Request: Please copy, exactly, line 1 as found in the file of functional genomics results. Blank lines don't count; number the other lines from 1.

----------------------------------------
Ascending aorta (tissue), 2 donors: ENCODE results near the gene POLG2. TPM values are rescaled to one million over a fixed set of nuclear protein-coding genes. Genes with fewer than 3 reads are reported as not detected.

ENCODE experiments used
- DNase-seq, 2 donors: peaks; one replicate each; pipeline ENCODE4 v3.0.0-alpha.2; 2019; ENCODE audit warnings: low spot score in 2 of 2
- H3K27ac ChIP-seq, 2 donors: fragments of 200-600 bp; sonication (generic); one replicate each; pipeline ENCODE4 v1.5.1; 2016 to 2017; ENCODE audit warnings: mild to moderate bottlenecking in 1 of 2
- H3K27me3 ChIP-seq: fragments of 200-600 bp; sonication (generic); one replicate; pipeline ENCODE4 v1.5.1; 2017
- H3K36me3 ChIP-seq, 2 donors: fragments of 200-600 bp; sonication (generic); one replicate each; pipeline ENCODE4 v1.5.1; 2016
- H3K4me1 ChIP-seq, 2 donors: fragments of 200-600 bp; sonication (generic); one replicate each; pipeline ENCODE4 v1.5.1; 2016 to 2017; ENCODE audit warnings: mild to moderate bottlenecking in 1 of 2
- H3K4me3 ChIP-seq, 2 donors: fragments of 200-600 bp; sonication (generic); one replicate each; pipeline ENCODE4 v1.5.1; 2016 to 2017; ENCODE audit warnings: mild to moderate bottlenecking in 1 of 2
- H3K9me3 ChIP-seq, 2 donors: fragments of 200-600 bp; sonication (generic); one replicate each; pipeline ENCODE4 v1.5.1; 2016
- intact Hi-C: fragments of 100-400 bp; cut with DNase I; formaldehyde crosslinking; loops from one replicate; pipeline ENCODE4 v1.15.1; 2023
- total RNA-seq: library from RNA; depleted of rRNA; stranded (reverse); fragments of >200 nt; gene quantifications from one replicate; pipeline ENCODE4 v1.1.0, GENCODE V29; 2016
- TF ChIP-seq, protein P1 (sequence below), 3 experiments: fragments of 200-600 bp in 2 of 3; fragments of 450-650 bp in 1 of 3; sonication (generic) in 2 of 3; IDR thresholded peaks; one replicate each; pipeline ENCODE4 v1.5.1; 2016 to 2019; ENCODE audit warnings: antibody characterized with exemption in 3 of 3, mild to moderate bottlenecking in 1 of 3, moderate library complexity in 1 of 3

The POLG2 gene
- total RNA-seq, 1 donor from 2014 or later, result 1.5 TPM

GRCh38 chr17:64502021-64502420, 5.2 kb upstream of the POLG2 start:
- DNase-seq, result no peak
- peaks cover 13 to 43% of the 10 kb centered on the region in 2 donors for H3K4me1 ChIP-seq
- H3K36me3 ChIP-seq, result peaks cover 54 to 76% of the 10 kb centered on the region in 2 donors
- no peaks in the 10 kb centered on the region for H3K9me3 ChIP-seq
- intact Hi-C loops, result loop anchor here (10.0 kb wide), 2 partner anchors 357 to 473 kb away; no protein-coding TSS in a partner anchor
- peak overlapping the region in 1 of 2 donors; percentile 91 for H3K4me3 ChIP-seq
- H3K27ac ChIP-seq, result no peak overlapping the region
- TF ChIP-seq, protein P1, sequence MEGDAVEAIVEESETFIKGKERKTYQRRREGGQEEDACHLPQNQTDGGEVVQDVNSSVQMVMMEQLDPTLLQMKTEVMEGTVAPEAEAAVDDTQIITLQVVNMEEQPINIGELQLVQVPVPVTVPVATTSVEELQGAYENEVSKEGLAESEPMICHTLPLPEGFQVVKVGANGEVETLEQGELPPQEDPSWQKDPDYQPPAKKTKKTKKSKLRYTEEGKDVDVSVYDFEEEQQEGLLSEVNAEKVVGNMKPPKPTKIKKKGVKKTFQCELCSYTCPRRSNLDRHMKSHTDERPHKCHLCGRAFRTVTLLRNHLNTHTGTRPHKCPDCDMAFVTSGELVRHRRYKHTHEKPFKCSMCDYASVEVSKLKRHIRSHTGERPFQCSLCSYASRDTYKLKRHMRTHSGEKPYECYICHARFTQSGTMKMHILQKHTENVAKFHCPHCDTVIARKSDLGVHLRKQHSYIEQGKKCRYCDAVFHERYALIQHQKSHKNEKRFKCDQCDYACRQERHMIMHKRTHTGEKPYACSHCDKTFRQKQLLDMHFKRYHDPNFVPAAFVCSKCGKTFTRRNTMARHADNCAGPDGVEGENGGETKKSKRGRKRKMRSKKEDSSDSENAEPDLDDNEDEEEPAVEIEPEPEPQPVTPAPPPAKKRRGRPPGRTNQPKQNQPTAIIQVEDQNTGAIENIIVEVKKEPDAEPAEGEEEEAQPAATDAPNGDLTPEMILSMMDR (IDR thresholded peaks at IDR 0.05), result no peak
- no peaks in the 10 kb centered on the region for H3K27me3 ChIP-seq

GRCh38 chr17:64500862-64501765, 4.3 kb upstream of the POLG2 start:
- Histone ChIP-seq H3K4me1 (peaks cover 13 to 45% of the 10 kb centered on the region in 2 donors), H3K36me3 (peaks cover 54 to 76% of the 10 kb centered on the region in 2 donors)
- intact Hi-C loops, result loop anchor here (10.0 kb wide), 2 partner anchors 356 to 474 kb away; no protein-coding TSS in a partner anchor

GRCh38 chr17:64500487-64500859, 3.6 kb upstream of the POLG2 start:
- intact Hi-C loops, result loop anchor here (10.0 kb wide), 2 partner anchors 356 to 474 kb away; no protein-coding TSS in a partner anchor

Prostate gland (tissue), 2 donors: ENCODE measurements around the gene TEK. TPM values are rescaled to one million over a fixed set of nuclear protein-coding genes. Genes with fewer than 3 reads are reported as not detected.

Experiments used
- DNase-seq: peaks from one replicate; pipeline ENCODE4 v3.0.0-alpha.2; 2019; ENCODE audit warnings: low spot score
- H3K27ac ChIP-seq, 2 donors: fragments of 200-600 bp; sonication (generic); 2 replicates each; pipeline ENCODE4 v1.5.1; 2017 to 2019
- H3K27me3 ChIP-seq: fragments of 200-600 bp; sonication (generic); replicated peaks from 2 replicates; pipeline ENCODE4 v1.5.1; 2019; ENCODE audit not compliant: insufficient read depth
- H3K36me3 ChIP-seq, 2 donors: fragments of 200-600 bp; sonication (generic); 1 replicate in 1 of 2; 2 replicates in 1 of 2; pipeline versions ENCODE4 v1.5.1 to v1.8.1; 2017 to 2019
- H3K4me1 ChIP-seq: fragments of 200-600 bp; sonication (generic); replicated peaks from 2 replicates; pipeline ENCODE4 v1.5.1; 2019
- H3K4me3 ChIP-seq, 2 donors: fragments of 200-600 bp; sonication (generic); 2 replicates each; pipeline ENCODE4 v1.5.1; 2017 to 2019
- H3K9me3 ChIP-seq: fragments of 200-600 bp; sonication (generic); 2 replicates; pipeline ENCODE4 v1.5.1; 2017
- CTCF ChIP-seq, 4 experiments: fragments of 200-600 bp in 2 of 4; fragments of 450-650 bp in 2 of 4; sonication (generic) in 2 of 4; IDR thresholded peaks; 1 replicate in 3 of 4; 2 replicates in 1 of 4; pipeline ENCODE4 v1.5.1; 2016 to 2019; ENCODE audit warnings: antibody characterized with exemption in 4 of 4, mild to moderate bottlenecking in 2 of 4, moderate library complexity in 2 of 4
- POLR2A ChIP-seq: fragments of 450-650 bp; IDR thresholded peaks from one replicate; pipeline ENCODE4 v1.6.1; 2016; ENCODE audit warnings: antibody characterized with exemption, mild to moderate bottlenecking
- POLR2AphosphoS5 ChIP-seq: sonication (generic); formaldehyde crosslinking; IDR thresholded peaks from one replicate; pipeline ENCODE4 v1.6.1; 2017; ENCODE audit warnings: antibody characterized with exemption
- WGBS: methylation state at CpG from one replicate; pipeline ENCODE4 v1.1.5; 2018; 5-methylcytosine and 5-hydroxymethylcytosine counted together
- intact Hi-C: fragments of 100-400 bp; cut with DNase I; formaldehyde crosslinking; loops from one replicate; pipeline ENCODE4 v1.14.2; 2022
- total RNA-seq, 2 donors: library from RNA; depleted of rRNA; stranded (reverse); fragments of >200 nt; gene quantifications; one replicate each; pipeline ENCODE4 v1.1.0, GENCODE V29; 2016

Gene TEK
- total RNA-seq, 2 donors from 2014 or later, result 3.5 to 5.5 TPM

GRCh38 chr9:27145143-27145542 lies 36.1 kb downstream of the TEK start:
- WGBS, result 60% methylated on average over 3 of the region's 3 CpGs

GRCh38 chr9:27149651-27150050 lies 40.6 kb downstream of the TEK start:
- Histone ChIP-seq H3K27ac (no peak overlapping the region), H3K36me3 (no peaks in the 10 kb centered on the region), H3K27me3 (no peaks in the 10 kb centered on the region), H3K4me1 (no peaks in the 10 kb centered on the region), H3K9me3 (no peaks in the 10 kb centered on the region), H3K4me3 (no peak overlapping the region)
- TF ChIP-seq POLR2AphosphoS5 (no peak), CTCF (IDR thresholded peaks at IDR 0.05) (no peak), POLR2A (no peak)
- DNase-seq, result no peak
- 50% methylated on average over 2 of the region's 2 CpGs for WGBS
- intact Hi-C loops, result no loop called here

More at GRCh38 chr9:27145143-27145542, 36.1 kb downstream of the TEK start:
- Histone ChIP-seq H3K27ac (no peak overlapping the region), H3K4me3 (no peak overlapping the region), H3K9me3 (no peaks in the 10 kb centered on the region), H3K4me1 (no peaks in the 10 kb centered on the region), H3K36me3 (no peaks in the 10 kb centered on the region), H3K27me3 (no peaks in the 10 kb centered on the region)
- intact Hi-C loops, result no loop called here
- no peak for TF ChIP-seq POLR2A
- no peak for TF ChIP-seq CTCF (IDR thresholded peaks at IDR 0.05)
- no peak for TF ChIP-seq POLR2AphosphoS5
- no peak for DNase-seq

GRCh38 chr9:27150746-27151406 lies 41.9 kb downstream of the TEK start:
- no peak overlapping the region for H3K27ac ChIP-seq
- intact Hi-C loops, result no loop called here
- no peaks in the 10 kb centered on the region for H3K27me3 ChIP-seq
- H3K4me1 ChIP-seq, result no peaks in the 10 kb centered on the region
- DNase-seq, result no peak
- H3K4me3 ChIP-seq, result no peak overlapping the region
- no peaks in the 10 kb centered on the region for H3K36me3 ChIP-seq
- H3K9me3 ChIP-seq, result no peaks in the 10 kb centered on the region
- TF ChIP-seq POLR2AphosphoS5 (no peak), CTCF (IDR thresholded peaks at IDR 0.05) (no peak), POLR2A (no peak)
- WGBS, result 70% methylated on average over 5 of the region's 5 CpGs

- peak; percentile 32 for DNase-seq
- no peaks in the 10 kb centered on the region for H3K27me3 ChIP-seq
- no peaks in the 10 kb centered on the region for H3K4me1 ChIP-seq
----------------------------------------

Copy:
Ascending aorta (tissue), 2 donors: ENCODE results near the gene POLG2. TPM values are rescaled to one million over a fixed set of nuclear protein-coding genes. Genes with fewer than 3 reads are reported as not detected.